The following noon, as I did most days, I went to have prayers with any of the orphanage children who chose to gather with me. I gave the youngsters various suggestions of things to pray about and told them about the tiny baby. I explained our problem about keeping the baby warm enough, mentioning the hot water bottle, and that the baby could so easily die if it got chills. I also told them of the two-year-old sister, crying because her mother had died.
During prayer time, one ten-year-old girl, Ruth, prayed with the usual blunt conciseness of our African children. “Please, God,” she prayed, “Send us a hot water bottle today It’ll be no good tomorrow, God, as the baby will be dead, so please send it this afternoon.”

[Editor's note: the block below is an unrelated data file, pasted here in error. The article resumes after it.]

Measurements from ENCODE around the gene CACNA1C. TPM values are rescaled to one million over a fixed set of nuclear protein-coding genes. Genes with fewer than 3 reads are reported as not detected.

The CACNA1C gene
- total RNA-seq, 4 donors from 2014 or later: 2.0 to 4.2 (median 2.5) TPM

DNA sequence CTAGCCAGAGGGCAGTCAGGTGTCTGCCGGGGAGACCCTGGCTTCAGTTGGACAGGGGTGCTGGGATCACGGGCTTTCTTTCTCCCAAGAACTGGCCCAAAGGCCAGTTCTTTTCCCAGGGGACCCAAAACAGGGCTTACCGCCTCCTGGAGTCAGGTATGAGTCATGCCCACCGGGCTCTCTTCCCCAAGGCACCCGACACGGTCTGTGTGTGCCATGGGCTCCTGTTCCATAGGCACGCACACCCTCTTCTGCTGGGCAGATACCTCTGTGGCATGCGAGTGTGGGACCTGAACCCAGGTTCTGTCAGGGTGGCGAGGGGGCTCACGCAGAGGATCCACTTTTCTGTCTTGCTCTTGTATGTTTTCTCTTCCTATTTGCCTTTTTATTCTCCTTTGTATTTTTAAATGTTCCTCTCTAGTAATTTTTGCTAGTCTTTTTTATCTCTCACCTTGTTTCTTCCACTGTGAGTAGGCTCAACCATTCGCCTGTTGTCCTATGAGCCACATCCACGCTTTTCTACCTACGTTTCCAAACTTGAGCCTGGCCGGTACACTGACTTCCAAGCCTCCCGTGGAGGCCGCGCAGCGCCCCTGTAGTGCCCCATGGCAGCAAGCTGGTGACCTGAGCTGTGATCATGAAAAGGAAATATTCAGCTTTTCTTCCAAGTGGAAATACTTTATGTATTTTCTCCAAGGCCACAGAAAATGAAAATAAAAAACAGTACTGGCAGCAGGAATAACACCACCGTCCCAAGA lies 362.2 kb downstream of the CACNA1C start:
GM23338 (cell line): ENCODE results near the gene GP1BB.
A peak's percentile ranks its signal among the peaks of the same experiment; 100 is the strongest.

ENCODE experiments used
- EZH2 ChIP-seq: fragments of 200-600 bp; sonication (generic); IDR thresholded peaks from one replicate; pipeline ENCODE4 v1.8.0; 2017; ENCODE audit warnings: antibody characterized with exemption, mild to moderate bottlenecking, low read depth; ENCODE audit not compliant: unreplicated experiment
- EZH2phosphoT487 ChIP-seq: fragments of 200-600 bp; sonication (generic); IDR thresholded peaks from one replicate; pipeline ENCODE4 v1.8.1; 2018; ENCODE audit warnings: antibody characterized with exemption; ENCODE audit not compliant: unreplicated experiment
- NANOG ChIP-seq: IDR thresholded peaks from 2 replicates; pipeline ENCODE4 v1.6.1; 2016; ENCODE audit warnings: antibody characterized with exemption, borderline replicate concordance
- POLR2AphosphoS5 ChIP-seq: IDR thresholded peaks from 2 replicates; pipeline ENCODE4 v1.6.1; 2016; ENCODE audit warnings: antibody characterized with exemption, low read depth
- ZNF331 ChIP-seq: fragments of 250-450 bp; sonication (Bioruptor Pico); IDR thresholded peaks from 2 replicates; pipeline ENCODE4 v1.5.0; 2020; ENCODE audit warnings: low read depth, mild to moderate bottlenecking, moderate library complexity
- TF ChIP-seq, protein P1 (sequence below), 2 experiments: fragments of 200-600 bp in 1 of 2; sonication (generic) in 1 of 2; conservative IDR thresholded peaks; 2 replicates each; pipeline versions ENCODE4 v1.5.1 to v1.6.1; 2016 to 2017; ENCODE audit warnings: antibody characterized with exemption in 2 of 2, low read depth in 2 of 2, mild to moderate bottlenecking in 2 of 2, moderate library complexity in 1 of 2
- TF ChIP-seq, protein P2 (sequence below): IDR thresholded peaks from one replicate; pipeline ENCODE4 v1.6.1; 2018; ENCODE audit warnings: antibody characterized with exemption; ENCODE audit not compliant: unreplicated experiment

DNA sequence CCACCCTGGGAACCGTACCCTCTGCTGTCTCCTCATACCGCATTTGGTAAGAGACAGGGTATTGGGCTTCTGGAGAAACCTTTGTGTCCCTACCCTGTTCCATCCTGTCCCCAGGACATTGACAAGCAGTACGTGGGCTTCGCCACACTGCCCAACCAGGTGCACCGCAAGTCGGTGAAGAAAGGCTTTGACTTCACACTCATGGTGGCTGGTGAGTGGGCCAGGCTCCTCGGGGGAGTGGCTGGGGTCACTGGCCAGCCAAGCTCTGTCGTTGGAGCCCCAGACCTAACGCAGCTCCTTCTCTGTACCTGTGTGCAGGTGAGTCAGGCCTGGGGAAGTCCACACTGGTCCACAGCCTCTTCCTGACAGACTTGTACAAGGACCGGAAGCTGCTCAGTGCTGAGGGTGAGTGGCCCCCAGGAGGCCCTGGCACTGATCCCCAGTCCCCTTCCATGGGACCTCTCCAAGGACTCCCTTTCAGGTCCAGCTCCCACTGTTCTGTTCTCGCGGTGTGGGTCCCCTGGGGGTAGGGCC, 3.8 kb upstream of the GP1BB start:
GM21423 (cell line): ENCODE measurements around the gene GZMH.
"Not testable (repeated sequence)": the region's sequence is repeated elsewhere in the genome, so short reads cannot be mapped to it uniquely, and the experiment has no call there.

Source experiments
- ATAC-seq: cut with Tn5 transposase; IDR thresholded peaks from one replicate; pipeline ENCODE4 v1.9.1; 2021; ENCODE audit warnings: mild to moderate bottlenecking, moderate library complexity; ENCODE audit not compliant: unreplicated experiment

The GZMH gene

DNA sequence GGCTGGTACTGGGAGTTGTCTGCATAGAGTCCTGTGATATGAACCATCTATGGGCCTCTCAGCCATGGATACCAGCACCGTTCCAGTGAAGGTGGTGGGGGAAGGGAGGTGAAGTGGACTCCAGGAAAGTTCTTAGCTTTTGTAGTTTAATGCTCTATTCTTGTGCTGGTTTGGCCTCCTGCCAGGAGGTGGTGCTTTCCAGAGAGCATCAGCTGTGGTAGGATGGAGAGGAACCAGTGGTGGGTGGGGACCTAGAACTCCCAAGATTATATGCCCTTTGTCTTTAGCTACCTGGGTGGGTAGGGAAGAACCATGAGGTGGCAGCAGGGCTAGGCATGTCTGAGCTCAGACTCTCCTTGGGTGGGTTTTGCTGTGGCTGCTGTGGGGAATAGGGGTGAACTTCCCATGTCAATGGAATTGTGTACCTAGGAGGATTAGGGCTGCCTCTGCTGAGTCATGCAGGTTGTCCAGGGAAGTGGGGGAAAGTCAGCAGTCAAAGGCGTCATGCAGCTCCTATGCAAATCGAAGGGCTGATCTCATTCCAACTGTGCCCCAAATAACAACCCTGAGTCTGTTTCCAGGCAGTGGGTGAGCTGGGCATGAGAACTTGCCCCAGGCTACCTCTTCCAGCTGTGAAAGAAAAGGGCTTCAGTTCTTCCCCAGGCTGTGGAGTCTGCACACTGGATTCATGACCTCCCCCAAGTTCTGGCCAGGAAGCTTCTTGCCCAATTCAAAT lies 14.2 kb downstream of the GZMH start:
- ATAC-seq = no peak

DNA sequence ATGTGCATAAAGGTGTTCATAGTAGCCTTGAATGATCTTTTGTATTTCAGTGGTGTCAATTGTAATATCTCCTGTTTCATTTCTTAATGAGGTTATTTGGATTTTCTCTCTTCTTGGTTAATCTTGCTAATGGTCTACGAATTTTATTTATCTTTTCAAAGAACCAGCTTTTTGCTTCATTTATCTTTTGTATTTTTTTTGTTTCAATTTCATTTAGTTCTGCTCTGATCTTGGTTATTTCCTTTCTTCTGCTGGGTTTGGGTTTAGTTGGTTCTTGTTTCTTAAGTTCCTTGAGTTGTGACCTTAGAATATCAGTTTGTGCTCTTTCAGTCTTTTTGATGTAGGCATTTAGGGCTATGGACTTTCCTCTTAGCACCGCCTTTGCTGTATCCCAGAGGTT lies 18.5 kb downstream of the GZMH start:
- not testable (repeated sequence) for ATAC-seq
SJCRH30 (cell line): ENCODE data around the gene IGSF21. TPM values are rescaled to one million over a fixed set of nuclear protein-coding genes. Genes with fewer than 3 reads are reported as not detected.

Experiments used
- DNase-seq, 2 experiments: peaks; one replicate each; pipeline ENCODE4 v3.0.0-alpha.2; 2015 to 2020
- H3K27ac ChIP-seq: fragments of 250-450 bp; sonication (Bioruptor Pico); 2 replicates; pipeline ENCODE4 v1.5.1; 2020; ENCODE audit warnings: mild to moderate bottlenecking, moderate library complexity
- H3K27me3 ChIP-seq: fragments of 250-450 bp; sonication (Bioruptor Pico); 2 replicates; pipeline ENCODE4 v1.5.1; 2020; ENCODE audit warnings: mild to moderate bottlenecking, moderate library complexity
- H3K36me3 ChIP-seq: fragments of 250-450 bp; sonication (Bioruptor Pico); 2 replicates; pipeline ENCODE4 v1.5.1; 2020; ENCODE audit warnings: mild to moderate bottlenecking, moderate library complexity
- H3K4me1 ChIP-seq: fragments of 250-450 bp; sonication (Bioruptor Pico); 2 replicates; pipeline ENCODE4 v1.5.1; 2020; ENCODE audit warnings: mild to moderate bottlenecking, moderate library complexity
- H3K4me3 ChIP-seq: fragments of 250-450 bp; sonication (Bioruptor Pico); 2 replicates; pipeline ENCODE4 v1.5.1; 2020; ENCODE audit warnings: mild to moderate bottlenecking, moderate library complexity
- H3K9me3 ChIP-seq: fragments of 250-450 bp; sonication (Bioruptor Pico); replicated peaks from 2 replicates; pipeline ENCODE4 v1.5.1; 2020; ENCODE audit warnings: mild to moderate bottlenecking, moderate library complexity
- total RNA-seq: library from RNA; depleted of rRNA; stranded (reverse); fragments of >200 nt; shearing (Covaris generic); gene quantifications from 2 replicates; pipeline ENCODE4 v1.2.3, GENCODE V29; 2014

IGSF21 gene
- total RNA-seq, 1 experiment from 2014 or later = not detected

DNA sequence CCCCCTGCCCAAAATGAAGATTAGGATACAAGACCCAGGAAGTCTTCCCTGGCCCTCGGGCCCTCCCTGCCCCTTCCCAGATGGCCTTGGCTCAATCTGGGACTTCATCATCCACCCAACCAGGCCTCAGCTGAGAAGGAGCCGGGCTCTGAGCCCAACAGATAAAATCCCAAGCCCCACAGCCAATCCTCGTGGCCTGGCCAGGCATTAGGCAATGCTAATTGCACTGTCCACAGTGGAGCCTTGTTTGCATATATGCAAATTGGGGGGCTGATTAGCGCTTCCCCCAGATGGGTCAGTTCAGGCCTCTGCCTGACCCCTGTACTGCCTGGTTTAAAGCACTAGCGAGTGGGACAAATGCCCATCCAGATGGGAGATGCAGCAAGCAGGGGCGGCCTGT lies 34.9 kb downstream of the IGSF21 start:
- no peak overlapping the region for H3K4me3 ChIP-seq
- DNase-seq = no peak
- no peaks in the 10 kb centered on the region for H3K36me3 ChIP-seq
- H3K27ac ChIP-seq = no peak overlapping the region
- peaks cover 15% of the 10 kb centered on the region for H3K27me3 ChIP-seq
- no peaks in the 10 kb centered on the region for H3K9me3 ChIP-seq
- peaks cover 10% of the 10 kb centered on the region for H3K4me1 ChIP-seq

While I gasped inwardly at the audacity of the prayer, she added, “And while You are about it, would You please send a dolly for the little girl so she’ll know You really love her?”
As often with children’s prayers, I was put on the spot. Could I honestly say “Amen?” I just did not believe that God could do this.
Oh, yes, I know that He can do everything; the Bible says so. But there are limits, aren’t there? The only way God could answer this particular prayer would be by sending me a parcel from the homeland. I had been in Africa for almost four years at that time, and I had never, ever, received a parcel from home. Anyway, if anyone did send me a parcel, who would put in a hot water bottle? I lived on the equator!